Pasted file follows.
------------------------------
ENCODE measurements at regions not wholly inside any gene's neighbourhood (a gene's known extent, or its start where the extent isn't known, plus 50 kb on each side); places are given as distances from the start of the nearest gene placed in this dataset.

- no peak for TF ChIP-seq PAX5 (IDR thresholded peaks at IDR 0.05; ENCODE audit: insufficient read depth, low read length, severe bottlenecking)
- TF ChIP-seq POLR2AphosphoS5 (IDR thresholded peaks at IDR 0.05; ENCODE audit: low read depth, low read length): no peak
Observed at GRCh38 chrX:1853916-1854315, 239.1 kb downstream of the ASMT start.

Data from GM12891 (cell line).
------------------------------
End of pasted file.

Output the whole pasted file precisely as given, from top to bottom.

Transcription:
ENCODE measurements at regions not wholly inside any gene's neighbourhood (a gene's known extent, or its start where the extent isn't known, plus 50 kb on each side); places are given as distances from the start of the nearest gene placed in this dataset.

- no peak for TF ChIP-seq PAX5 (IDR thresholded peaks at IDR 0.05; ENCODE audit: insufficient read depth, low read length, severe bottlenecking)
- TF ChIP-seq POLR2AphosphoS5 (IDR thresholded peaks at IDR 0.05; ENCODE audit: low read depth, low read length): no peak
Observed at GRCh38 chrX:1853916-1854315, 239.1 kb downstream of the ASMT start.

Data from GM12891 (cell line).